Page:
A lawmaker, Dr Emma Ugwuerua, on Tuesday urged the Federal Government not to stop the salaries of members of the Academic Staff Union of Universities (ASUU), who failed to enroll under the Integrated Payroll and Personnel Information System (IPPIS).
Ugwuerua, representing Nsukka West in Enugu State House of Assembly, made the appeal in an interview with the News Agency of Nigeria in Nsukka on Tuesday, saying that the advice became necessary to avert a nationwide strike.
He urged the government to further dialogue with ASUU over the unresolved issues concerning IPPIS.
IPPIS is a department in the Office of the Accountant-General of the Federation responsible for the payment of salaries and wages directly to government employee’s bank accounts with appropriate deductions and remittances of third party payments.
Federal government insisted ASUU members should enroll under the system to ensure deductions accruing to government were duly collected but ASUU argued that the enrollment would violate the university autonomy.
Ugwuerua appealed to the government to consider the interest of students, who would be at the receiving end, should ASUU embark on an indefinite strike.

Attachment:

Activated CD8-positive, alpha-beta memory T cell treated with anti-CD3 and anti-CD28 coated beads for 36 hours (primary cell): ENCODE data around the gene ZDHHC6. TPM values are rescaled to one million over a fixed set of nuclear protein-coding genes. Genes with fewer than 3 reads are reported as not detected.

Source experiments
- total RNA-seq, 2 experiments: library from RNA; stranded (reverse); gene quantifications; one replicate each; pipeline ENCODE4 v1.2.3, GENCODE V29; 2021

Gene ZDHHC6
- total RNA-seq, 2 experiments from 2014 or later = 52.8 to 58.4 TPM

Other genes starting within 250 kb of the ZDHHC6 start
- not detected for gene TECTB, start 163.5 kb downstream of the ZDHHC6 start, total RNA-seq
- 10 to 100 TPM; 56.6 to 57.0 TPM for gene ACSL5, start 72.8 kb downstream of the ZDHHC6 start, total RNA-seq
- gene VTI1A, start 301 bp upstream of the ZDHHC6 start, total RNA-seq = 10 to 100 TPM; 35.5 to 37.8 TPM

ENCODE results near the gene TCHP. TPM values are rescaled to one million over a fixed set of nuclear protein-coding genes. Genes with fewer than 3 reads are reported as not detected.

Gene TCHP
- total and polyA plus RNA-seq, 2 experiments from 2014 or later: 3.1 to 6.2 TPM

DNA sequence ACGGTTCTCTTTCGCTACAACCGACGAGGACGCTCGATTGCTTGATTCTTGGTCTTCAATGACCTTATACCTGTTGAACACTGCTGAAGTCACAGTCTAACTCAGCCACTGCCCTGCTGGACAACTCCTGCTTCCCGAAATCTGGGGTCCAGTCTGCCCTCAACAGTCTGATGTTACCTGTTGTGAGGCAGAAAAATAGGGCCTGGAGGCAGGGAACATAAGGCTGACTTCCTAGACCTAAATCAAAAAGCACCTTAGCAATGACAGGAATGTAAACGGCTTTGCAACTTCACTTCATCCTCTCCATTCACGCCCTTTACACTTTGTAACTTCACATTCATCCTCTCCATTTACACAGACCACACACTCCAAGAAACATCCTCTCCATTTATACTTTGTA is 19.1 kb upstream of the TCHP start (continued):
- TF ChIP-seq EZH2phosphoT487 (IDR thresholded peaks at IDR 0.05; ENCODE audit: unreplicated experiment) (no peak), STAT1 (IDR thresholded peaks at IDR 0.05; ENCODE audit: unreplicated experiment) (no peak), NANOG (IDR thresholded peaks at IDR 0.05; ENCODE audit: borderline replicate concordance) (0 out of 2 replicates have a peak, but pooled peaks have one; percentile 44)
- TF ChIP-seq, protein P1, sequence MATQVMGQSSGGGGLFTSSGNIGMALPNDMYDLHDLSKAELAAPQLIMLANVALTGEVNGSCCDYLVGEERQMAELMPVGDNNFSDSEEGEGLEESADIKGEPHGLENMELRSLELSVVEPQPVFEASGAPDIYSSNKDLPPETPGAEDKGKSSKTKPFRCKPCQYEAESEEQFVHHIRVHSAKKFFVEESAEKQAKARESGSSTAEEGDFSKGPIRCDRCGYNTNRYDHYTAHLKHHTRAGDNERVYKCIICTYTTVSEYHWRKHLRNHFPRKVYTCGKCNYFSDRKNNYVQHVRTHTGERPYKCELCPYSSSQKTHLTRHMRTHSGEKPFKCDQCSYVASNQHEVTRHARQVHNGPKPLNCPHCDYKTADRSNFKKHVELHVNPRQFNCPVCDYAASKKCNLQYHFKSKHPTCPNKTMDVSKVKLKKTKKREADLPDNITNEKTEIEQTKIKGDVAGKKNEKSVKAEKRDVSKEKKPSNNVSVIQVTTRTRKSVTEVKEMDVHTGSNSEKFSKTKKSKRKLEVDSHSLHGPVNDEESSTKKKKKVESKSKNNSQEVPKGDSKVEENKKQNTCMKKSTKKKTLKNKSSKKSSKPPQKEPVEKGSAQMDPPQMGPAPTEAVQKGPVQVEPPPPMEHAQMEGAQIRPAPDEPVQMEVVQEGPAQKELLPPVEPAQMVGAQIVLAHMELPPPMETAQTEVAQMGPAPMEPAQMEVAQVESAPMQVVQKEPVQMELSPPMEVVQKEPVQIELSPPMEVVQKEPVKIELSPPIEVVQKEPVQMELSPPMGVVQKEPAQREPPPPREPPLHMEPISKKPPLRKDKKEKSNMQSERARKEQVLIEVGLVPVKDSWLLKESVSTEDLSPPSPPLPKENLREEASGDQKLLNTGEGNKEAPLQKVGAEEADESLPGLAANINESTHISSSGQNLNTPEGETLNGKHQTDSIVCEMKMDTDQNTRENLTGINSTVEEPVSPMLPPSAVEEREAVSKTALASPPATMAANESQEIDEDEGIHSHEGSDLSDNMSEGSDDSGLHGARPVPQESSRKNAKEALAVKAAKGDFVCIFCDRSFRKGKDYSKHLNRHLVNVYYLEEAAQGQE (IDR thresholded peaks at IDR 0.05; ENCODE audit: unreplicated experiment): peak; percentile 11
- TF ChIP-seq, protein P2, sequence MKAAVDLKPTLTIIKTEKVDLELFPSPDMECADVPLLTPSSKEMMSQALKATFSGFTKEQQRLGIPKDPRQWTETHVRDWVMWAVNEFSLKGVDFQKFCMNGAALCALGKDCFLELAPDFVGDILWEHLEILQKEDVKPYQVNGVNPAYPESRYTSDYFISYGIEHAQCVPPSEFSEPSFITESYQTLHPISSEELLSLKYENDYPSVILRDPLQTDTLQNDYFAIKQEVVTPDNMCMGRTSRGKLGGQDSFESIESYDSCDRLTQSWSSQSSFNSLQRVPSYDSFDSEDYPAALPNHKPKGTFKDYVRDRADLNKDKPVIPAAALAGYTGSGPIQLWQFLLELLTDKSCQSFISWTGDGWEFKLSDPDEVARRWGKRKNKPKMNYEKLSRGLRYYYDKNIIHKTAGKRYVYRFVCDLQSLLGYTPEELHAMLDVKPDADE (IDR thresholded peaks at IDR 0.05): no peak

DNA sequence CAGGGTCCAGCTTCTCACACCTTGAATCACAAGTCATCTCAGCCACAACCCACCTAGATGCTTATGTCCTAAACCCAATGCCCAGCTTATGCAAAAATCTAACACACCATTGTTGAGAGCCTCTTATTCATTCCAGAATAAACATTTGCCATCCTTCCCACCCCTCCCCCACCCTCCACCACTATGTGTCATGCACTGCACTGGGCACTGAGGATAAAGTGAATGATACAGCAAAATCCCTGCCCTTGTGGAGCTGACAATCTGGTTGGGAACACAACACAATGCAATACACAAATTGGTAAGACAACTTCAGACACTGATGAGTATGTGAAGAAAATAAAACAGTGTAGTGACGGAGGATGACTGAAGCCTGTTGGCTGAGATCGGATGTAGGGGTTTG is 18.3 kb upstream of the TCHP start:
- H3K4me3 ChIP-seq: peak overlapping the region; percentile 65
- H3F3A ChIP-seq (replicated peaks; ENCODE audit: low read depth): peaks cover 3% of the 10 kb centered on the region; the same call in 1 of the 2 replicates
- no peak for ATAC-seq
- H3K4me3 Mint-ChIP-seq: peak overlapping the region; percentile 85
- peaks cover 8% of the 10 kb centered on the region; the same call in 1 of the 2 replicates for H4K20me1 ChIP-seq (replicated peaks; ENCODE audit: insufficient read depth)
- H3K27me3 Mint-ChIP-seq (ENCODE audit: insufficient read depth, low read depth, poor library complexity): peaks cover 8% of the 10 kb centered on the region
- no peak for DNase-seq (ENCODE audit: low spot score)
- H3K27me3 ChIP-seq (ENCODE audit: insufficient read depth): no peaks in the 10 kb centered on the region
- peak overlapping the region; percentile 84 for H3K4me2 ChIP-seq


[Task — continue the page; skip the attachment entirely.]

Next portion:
“Government should avoid anything that will disrupt academic calendar in public universities.
“Students will suffer because those who are supposed to graduate this year may not graduate while many will be idle at home,” he said.
He urged the government to consider the security implication of a nationwide ASUU strike and do everything within its powers to avert the looming strike.
He said the government should consider the point made by ASUU that members’ enrollment under IPPIS would violate university’s autonomy and explore other ways to resolve the problem.
Also, the President, Students Union Government (SUG), University of Nigeria, Nsukka, Mr Fortunatus Chimezie, urged the government to continue to negotiate with ASUU on the issue in order to avert the proposed strike.
“It pains me that for any slightest provocation by government, ASUU will go on strike without considering the future and interest of students,” he said.
Mrs Stella Urama, a retired principal of Urban Secondary School, Nsukka, said that incessant strikes in public universities were largely responsible for most half-baked graduates.
“For quality of education to improve in public universities, government should avoid anything that will disrupt the academic calendar as well as give education sector the desired attention.
“Some of our graduates are half-baked because whenever a strike is over, some universities hurriedly conduct exams for students without taking time to lecture them for the time lost during the strike.
“Government should continue to dialogue with ASUU until the issue of IPPIS enrollment is amicably resolved,” she said.